bubbles raising in water
Sarah Biren
Sarah Biren
August 29, 2023 ·  4 min read

Alaska man witnesses humpback whale use impressive feeding technique

On May 2, 2016, fisherman Cy Williams managed to film a humpback whale emerging next to a dock, its huge mouth open. Onlookers are shocked to see the creature hunt so close to shore. It had swum beneath docks and tied boats at the Knudson Cove Marina in Ketchikan, Alaska. The whale was so close the video captured the details of the barnacles on the mammal’s massive chin. “It was breathtaking,” Williams said. “I genuinely thought it was going to hit the boat or the dock as it was so big.[1]

A Whale So Close to Shore

Even experts are shocked by this close encounter, although whale sightings tend to occur around Alaska. “It’s surprising to see the animal so close to the docks,” says Leigh Torres, a marine ecologist, professor at Oregon State University, and National Geographic explorer. “But humpback whale populations are really expanding, so maybe they are looking for new areas to find prey, or trying to avoid competition from other whales.” Marinas can be dangerous for large species, but they are common habitats and hiding places for small fish. 

Image source: Alaska Strike Zone Sportfishing | Youtube

However, this location is not the only notable detail in this video. Torres explains that the humpback whale fed by using the common bubble net technique despite the confined space. These whales primarily eat small fish like krill; because of their enormous sizes, they like to consume a lot at once. So they blow a ring of bubbles around a school of krill to draw them together and herd them toward the surface. Then, the whales lunge upward, gobbling as many fish as possible. Humpbacks hunt alone and in groups and sometimes use vocalizations to confuse their prey. 

Image source: Alaska Strike Zone Sportfishing | Youtube

They appear all over the world, but they usually feed in polar areas, like Alaska, in the summer. During the winter, they migrate and breed in tropical or subtropical waters. “Feeding occurs almost exclusively during the summer months,” says the Alaska Department of Fish and Game, adding that the animal rarely feeds while migrating during the winter. “Each humpback whale eats up to 1.5 tons of food per day that consists mainly of euphausiids (krill), and various small schooling fishes.[2]

Every time I see a whale I’m in awe, but being this close was something special,” Williams says. Torres agrees, but warns people not to get too close. “Stay out of their way, let them continue feeding, and just enjoy it.”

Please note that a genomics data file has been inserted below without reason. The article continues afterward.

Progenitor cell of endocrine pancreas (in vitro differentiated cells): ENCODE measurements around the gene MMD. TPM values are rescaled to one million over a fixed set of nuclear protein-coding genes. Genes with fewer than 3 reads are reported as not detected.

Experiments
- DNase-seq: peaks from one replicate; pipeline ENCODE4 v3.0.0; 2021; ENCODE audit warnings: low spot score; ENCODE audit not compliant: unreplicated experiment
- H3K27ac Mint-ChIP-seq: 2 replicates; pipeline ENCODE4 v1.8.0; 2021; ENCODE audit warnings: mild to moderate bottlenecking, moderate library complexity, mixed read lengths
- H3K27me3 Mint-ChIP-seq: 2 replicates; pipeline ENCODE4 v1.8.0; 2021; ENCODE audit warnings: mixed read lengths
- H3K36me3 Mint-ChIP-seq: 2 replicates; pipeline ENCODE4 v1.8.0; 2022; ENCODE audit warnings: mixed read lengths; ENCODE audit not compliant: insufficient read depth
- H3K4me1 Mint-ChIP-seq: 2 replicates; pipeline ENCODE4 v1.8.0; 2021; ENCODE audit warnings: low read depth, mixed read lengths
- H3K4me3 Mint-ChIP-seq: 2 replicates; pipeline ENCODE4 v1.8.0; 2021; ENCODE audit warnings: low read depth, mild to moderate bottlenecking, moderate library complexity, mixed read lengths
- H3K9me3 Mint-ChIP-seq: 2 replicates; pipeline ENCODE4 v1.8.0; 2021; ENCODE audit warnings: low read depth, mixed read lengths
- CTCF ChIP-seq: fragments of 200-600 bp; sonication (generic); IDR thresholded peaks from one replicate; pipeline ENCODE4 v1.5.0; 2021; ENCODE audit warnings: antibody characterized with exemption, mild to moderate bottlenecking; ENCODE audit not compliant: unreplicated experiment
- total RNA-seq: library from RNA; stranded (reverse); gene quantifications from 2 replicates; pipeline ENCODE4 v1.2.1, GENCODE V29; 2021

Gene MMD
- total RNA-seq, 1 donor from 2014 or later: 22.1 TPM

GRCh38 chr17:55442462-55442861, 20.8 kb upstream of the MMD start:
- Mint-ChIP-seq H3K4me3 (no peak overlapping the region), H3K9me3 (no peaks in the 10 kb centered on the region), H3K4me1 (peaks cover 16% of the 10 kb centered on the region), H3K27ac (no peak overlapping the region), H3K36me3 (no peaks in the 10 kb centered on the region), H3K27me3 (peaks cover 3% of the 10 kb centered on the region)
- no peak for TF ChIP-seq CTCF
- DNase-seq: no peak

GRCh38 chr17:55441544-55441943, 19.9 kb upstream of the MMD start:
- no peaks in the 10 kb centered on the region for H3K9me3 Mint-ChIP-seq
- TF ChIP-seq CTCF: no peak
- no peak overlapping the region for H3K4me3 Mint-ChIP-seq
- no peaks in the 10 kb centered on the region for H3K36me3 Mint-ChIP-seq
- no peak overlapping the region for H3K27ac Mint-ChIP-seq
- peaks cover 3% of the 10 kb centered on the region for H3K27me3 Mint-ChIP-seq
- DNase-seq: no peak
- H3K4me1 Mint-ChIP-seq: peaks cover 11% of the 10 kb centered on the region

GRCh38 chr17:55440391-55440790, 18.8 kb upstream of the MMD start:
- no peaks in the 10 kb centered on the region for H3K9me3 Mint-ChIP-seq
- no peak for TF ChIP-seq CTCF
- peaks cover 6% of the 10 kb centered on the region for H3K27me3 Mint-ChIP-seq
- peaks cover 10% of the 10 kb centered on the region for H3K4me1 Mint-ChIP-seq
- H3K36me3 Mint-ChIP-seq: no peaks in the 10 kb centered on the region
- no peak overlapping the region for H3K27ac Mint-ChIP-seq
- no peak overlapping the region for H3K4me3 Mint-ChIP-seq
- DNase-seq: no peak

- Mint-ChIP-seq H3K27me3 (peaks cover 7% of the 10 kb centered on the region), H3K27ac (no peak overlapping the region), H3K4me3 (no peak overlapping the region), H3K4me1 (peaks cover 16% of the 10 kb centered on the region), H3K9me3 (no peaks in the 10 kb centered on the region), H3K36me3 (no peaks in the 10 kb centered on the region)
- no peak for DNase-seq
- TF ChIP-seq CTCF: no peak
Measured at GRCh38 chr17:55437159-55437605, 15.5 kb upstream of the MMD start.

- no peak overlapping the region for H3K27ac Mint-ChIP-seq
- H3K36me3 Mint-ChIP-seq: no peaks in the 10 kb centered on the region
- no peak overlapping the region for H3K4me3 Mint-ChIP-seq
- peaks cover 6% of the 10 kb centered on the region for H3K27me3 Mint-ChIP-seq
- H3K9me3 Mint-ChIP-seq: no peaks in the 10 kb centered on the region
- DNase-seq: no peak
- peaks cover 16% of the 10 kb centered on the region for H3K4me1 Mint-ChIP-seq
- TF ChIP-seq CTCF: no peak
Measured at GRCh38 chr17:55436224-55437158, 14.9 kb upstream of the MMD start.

Read: World’s first aerial footage of killer whales hunting and killing great white sharks is nature at its scariest

Image source: Alaska Strike Zone Sportfishing | Youtube

More about Humpback Whales

Humpback whales were one of the first species protected under the Endangered Species Conservation Act in 1970 before going under the Endangered Species Act (ESA) in 1973. They are also protected under the Marine Mammal Protection Act. Fortunately, these conservation efforts have borne fruit. The population has risen from an all-time low of 10,000 to its current count of almost 80,000. [3] Although they are no longer listed as endangered, current threats to the species include illegal hunting, ship strikes, fishing gear entanglement, and plastic pollution since research shows that whales are likely to ingest large amounts of microplastics. Despite their increasing numbers, humpback whales still need protection so they can continue to thrive.

Image source: Alaska Strike Zone Sportfishing | Youtube

This conserved species lives in oceans across the globe. They have one of the longest migrations of any mammals in the world, swimming incredible distances every year to hunt and breed. They get their name from the unique humps on their backs but also sport black skin with white spreading onto their bellies, tails, and fins, creating patterns unique to each whale. Humpbacks are popular among whale watchers since they tend to jump through the surface and splash water with their fins and tails. 

They are also known for their songs, which include noises like howls and cries. They can vocalize for hours, and researchers are unsure of the exact function of these sounds, but they likely use songs to communicate and attract mates. The reason behind the leaping is also unknown. However, scientists believe humpback whales may propel themselves out of the water to potentially feed, remove pests from their skin, or for the fun of it. [4]

Keep Reading: Pod of almost 100 whales gathered in a heart shape before tragedy struck


  1. “Watch the Surprising Moment a Humpback Whale Feeds Near Shore.” National Geographic. Brian Clark Howard. May 6, 2016
  2. “Humpback Whale’s Dramatic Entrance Captured on Video.” ABC News. Patrick Clarke. May 4, 2016
  3. “Mammals: Humpback Whale”. Endangered Species Coalition.
  4. “Animals: Humpback Whale.” National Geographic